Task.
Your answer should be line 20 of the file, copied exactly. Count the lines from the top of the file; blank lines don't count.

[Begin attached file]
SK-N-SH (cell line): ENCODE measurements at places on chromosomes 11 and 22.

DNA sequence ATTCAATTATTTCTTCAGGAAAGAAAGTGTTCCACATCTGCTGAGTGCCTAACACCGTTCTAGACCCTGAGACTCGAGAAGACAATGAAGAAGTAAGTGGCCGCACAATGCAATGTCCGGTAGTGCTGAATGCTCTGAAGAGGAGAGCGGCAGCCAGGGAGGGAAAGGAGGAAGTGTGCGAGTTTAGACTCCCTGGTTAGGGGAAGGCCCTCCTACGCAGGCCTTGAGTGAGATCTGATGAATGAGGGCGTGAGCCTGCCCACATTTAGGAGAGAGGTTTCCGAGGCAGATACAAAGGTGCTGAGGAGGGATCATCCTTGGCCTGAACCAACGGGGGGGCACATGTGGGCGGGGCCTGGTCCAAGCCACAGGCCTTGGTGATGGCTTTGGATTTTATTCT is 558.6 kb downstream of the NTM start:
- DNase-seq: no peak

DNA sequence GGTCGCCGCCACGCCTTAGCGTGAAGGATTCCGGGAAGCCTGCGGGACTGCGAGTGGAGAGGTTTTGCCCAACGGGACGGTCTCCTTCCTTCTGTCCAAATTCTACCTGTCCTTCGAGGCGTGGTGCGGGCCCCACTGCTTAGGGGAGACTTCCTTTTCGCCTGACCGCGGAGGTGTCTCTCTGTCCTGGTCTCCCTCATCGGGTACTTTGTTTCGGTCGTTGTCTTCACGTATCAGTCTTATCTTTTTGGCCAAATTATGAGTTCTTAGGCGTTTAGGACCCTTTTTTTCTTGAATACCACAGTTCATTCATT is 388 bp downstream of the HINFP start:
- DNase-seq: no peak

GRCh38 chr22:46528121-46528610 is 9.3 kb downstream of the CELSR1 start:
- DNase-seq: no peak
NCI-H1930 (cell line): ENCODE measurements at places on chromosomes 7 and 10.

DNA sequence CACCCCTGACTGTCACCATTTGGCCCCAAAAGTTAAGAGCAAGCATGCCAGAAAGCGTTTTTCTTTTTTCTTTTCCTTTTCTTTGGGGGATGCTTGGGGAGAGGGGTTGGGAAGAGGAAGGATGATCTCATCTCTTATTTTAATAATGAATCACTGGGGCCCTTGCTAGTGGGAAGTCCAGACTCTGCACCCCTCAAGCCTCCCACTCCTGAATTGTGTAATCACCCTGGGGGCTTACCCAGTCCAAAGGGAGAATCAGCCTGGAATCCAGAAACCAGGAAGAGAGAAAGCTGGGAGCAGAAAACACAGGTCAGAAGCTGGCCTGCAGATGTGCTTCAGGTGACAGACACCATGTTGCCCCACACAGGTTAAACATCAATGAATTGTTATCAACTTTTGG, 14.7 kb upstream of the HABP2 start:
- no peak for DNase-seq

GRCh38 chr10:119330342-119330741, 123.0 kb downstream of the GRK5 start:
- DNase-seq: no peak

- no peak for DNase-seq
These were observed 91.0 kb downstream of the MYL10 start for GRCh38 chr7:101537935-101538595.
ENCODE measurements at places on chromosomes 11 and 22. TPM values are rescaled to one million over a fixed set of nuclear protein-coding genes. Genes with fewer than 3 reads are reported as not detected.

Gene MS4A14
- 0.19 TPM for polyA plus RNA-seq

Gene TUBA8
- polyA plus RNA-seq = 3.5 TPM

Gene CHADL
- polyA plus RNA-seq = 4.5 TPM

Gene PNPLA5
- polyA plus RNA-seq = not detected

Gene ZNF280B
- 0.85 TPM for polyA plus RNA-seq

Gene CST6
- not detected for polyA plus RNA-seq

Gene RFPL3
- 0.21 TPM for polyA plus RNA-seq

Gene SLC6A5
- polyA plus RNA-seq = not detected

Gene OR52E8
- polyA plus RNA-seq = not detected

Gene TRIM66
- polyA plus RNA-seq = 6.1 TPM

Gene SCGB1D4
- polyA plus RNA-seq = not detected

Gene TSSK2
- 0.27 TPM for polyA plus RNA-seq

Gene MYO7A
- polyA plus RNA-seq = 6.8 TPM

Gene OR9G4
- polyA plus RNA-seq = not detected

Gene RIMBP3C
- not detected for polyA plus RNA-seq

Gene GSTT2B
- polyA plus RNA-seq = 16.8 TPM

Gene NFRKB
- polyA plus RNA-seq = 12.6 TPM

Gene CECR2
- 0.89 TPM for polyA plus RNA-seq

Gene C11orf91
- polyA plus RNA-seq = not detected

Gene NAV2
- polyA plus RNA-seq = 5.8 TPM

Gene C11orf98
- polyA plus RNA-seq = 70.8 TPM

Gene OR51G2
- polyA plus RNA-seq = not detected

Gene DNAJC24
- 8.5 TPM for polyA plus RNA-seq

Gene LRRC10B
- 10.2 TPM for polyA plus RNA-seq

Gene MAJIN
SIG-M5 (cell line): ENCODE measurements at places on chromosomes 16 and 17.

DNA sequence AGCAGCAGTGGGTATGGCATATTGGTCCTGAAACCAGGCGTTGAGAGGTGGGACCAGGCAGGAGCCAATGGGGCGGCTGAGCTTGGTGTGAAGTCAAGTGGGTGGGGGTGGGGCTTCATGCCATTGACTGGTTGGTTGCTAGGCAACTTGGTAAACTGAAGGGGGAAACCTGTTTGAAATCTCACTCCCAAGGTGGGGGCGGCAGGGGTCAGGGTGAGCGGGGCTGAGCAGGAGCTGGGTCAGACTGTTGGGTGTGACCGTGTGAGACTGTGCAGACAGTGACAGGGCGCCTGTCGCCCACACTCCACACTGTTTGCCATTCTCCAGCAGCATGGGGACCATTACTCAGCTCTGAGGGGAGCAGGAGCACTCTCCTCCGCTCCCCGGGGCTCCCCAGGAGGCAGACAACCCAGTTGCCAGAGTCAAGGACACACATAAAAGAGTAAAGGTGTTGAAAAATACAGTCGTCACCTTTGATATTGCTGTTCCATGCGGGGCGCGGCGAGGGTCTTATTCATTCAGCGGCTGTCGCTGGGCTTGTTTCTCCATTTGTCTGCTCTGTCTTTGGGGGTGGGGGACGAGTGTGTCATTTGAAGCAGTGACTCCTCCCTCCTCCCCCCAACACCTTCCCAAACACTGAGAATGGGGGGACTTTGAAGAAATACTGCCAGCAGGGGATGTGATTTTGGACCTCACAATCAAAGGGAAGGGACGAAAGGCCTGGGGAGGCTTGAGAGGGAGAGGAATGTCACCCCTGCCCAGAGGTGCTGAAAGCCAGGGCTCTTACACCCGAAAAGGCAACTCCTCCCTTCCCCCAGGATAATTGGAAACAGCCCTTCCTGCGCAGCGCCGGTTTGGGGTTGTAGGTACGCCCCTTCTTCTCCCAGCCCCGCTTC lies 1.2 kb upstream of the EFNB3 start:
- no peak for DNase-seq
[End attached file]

Gene CHADL